PRLog - Aug. 15, 2012 - YORK, Pa. -- Reviewers Weigh In: Murder, Corruption, Drug Dealing, Cover-ups, Should Public Servant Reveal the Underbelly of the Police Department With Such Striking Boldness and Realism, Fiction or Not?
Eliot Cover with reviews small
Is it possible for entertainment to go too far? Everyone loves a good police story, but most like the bad guy to be well defined, the good guy to be a hero, the police to honor the public trust, and the evidence to define the truth in the end. Of course, the real world is a different story. Efforts have been made to create police dramas with a flair of realism. Police procedural novels such as The Untouchables and gritty urban stories such as The Wire and The Corner use advisors to enhance accuracy. The dark and gritty novel, Eliot, feels startlingly real, revealing what really goes on in a urban police department while telling a fictional story, because it was written by a Baltimore Police Sergeant and former major case narcotics detective.
Much of the controversy over Eliot was first mentioned publicly in the article Fantasies of Justice, by Michael Corbin, in the Urbanite Magazine. Corbin notes that Eliot "takes its insider knowledge of Baltimore and Baltimore police very seriously," and "should find an eager audience among those that take their own knowledge of and desire for Baltimore crime stories seriously," but goes on to voice concern. The incredibly detailed information and portrayal of the vigilante provides insight to criminals and possible motivation for copycat crazies. Corbin also needs to, "voice a little queasiness about this whole artistic enterprise" because the author, Michael A. Wood Jr., has also written leadership guides for police supervisors and promotional candidates.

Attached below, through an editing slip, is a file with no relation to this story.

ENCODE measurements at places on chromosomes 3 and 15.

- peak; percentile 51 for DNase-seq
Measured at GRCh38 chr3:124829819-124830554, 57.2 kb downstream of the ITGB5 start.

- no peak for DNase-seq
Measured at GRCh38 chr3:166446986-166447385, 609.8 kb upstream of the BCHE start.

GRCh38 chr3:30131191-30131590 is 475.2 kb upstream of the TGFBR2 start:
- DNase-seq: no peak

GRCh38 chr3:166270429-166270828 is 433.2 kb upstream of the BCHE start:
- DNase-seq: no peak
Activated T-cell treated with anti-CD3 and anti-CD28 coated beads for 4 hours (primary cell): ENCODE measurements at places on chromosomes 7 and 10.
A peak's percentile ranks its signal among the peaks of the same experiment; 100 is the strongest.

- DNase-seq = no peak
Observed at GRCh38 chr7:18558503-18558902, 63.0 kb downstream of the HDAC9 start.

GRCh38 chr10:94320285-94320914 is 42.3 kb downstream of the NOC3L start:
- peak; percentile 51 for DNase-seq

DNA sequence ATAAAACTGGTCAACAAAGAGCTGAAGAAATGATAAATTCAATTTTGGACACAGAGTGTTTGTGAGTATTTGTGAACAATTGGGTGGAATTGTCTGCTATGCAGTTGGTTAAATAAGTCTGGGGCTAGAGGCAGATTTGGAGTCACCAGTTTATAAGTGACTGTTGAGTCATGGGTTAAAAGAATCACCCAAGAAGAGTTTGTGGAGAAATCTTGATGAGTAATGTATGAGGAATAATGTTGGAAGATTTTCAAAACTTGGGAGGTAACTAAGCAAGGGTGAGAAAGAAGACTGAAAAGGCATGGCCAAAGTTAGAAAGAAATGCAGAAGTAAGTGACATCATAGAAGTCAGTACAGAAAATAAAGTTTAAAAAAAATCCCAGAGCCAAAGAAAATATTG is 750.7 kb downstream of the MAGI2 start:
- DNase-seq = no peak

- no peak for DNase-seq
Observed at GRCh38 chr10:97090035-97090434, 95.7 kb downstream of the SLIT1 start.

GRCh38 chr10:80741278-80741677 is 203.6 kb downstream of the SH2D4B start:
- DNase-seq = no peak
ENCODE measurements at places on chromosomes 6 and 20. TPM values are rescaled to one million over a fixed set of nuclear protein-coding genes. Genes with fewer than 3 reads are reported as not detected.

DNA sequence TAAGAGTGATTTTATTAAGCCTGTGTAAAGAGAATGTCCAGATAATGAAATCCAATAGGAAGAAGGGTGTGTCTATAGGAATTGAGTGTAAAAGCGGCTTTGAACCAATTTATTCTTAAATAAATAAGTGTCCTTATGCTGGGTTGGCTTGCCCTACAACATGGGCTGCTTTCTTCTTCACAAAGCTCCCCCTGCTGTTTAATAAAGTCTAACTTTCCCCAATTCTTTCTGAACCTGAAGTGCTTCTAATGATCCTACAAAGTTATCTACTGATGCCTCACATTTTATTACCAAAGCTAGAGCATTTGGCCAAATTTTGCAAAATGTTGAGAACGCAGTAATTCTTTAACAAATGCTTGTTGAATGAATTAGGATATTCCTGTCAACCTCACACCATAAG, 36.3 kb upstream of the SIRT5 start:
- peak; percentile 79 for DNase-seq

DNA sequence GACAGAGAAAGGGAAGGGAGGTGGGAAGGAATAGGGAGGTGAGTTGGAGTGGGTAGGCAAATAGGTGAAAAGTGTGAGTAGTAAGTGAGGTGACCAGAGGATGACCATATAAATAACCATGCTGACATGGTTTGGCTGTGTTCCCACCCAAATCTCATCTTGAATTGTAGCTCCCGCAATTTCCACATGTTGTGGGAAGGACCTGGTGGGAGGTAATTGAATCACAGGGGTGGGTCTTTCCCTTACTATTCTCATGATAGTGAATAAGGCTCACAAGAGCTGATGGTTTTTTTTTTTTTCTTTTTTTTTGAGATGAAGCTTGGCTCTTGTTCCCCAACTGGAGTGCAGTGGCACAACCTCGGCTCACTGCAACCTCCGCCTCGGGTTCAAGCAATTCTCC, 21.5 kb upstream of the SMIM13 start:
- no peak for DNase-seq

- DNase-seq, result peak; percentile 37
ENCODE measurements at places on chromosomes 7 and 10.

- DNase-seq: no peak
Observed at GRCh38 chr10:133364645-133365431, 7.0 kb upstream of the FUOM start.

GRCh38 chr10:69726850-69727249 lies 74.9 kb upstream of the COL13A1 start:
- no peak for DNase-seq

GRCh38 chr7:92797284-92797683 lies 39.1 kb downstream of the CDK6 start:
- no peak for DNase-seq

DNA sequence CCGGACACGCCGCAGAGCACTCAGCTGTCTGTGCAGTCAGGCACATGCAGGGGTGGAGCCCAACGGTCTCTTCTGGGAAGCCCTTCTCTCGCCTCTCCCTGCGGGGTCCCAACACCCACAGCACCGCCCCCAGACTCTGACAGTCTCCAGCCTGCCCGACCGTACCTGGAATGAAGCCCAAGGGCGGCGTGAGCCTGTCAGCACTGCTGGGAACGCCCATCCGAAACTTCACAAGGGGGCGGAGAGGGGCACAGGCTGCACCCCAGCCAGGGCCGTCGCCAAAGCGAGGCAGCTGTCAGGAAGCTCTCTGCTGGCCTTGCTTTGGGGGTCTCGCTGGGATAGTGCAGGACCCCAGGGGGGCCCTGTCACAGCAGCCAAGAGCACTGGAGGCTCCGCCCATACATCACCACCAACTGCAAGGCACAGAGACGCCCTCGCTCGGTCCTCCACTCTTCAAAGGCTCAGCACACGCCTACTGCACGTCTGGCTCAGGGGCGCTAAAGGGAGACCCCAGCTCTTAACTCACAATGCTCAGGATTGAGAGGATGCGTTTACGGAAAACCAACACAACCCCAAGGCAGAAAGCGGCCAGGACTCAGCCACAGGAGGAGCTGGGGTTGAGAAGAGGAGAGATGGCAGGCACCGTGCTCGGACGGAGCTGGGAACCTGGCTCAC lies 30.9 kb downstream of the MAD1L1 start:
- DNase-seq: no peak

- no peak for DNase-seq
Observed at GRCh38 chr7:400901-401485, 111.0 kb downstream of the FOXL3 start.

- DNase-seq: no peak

There are also questions about how much in Eliot is true. Wood admits that much of Eliot is based upon true events, and it certainly has an overall feel of plausibility. While remaining ambiguous over what is true and what is fiction, the door is left to wonder how much corruption Wood has witnessed or been a part of and should a current supervisor be revealing these things?
As Daniel Vale of the Baltimore Examiner stated, "'Eliot' is an exciting novel that helps readers to understand police procedures, the vigilante mindset, and crime in Baltimore ." Spread the word and let the fans of Baltimore know about their new hero, or villain.
Michael A. Wood Jr. joined the USMC at 17 and was a Sergeant in the 2nd Fleet Anti-terrorism Security Team out of Yorktown, Virginia. After serving his country abroad, Mr. Wood applied to serve his country at home and is now a Sergeant in the Baltimore Police Department, but will soon be a victim of the no-limited-duty policy that the BPD adapted a few years ago. After suffering a line-of-duty injury and having his shoulder surgically repaired, he will be retired from the BPD within a year. Obsessed with always learning, Mr. Wood attended BCCC, was a distinguished scholar with a 4.0 GPA, then received a B.S. in Criminal Justice - Law Enforcement from Kaplan University, graduating Summa Cum Laude with a 3.99 GPA. Mr. Wood is also a member of the Alpha Phi Sigma, Alpha Beta Kappa, and Golden Key Honor Societies. Most importantly, Mr. Wood is a happily married family man with the greatest daughter in the world.
Feel free to use any of the materials posted on http://www.michaelawoodjr.com
Eliot, By: Michael A. Wood Jr.
ISBN:1470099845 / 9781470099848
What defines justified transgressions?
Available at local bookstores, Atomic Books and Constellation Books and from many online retailers including Amazon.com in Trade Paperback, Large Print, or Kindle at: http://www.amazon.com/
Michael A. Wood Jr.